Tom Mison as Mr. Bingley in Lost in Austen (2008)
regeneration … is a swift but volcanic experience, a sort of violent biological eruption, in which the body cells are displaced, changed, renewed, and rearranged. there are bound to be side effects.
'It is a remarkable dichotomy. In many ways, Clark is the most human of us all. Then… he shoots fire from the skies and it is difficult not to think of him as a god. And how fortunate we all are that it does not occur to him.’
It was the old days she hungered for. Prayed for. But who could she pray to?
Because something is significantly wrong with a creature that sacrifices its children’s lives to settle its differences. You can spin it any way you like… But in the end, who does it benefit? No one. The truth is, it benefits no one to live in a world where these things happen.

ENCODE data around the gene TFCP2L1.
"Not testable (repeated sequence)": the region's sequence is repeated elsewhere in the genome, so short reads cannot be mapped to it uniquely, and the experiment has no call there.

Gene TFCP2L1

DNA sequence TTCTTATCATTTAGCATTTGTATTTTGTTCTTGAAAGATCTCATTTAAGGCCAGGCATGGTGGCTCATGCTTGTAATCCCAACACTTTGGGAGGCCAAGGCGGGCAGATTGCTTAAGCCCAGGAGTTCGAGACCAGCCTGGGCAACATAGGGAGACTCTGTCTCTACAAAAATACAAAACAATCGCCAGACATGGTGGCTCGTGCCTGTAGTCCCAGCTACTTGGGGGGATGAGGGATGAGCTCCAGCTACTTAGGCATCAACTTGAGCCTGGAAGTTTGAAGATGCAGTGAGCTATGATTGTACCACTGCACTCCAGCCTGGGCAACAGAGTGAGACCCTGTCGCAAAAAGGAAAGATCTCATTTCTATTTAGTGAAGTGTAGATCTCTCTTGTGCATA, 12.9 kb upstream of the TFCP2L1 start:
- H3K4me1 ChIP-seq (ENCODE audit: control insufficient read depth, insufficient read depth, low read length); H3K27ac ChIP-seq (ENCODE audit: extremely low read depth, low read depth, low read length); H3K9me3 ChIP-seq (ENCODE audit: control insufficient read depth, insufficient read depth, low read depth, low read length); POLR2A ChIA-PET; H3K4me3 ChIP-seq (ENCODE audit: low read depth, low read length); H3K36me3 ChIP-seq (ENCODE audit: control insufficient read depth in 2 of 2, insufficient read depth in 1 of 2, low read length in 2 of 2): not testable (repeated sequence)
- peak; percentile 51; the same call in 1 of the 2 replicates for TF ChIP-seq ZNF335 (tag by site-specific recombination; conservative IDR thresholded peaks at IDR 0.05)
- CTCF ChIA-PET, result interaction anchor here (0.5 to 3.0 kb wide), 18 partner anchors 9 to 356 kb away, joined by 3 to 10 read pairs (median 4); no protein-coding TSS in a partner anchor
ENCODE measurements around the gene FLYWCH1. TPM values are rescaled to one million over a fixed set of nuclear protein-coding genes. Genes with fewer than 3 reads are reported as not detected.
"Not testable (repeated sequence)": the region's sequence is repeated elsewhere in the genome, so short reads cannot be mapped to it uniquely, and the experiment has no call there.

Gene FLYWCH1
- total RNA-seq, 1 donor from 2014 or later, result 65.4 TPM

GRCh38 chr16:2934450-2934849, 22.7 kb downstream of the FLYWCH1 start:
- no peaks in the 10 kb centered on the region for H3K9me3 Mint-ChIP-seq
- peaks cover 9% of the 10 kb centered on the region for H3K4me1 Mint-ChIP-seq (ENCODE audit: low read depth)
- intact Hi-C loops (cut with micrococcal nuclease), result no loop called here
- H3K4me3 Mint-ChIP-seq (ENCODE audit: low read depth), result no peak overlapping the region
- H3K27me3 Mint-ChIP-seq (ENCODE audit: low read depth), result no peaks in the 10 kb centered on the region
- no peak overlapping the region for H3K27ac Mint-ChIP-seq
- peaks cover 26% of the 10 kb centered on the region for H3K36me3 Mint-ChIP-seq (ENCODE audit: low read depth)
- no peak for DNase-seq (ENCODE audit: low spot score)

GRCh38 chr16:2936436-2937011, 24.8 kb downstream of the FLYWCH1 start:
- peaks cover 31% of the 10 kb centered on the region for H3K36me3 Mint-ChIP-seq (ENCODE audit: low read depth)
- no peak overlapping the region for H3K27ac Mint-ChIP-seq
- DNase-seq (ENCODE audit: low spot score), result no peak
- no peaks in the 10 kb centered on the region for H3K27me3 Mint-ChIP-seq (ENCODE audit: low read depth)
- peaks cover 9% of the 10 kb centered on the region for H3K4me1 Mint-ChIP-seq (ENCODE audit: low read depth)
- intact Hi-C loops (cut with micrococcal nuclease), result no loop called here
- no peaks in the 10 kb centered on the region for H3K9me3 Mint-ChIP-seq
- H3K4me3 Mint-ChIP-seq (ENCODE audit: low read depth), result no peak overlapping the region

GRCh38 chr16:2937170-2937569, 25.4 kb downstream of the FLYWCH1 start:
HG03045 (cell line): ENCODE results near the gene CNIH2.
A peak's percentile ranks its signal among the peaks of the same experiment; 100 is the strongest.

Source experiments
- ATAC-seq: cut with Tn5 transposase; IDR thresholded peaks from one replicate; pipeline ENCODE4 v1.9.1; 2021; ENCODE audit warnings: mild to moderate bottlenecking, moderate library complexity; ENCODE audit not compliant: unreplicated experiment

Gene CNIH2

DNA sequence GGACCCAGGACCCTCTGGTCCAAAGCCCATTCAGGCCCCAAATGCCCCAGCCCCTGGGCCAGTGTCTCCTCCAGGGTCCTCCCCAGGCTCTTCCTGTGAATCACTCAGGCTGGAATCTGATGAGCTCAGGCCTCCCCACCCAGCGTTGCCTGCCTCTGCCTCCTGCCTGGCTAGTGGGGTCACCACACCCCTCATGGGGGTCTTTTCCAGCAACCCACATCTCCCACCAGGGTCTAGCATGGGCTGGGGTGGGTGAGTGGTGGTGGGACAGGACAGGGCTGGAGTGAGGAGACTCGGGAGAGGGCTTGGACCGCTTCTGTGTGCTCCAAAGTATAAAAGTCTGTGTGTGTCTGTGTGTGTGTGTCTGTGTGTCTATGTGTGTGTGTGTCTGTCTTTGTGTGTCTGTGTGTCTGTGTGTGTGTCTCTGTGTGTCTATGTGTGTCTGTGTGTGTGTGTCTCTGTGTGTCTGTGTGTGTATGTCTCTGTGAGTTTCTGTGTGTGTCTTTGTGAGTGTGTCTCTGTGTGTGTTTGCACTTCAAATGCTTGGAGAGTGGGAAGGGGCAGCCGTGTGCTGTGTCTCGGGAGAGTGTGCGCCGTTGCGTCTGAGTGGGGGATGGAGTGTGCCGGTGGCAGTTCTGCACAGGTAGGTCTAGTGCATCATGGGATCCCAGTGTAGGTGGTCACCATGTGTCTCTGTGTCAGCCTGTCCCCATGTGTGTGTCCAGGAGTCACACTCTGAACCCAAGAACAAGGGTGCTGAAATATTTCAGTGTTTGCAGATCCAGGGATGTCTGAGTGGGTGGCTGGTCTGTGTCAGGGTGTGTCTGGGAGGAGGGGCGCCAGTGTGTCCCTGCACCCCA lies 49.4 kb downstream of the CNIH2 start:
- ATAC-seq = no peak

It’s so excellent to start a show where the lead female is an independent character. She’s not defined by the men that she’s around. That’s one of the things that drew me to it. It’s so classy to have a female lead like that who’s her own and she’s rounded, she’s clear, she has missions. I think that was a classy choice.